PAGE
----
After 2020: What’s Next for Global Access to Family Planning

Felice Apter, Amanda Glassman, Janeen Madam Keller
Content Type
Working Paper
Center for Global Development
Next week, Women Deliver—the world’s largest conference on gender equality and the health, rights, and wellbeing of women and girls—will kick off. At just around 200 days before the calendar turns to 2020, this conference is an opportunity for the family planning (FP) community—including the FP2020 Core Partners (the Bill & Melinda Gates Foundation, DFID, UNFPA, and USAID) and Reference Group—to review lessons from the past eight years and look forward beyond 2020, the landmark that has long dominated FP discussions. The key question: In a rapidly changing context, how can the FP community sustain gains and realize the benefits of high-quality FP access in low- and middle-income countries, including lower maternal mortality, better newborn and child health, and increased women’s empowerment?[1] This note highlights three issues for the global FP movement post-2020, building on CGD’s engagement in this space, including our working group on alignment in family planning.[2] We review the underlying critical assumptions in FP2020’s initial design along with their strengths and weaknesses, and place future approaches squarely within the context of today’s evolving landscape—one that looks very different than the year 2012, when FP2020 was launched.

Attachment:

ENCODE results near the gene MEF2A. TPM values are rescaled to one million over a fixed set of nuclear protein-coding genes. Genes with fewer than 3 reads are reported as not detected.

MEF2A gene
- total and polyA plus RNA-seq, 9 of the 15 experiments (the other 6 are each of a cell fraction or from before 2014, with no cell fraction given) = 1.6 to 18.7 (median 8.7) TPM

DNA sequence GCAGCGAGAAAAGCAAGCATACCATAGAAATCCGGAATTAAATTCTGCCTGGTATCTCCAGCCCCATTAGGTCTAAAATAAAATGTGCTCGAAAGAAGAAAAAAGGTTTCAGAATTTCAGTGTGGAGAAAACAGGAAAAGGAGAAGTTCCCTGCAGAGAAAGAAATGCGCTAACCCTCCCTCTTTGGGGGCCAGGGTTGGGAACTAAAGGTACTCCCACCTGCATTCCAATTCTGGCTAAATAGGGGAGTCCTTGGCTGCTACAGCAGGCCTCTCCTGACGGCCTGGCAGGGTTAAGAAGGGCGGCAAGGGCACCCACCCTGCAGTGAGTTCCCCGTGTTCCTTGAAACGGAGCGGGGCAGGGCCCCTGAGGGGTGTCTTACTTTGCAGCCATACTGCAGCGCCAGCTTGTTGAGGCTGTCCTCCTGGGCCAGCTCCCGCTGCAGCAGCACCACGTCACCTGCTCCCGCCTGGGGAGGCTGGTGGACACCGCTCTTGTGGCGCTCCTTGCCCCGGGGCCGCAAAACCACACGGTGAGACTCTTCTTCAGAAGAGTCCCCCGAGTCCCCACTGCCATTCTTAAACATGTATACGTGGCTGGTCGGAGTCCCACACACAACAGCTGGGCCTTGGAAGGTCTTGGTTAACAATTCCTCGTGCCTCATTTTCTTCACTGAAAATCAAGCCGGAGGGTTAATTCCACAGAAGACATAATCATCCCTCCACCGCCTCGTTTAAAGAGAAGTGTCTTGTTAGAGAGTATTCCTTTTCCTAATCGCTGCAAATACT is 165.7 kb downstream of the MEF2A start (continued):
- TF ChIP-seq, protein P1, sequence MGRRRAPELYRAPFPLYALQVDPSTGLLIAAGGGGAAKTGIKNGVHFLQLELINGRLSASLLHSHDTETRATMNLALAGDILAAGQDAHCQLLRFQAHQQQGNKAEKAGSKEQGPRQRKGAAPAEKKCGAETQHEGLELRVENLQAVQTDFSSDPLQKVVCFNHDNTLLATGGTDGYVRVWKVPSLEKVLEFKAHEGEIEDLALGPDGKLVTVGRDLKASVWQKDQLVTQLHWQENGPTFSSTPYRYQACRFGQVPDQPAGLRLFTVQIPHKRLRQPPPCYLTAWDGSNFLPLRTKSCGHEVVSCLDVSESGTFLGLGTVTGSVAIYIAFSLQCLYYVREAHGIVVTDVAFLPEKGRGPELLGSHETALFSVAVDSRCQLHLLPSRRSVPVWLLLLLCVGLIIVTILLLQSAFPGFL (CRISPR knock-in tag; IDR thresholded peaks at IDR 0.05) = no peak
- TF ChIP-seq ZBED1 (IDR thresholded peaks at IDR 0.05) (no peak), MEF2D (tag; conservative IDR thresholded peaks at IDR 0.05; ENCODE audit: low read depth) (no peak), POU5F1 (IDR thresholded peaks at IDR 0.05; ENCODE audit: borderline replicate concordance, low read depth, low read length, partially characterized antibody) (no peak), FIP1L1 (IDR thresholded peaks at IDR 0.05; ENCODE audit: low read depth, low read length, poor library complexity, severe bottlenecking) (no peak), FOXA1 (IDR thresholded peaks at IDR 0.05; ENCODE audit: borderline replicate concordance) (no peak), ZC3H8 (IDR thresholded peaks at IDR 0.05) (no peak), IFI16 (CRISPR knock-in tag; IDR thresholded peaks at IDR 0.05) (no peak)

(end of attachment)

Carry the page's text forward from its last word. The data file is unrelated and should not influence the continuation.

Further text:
Gender Issues, Feminism, Family Planning, Sex Education
Political Geography
Global Focus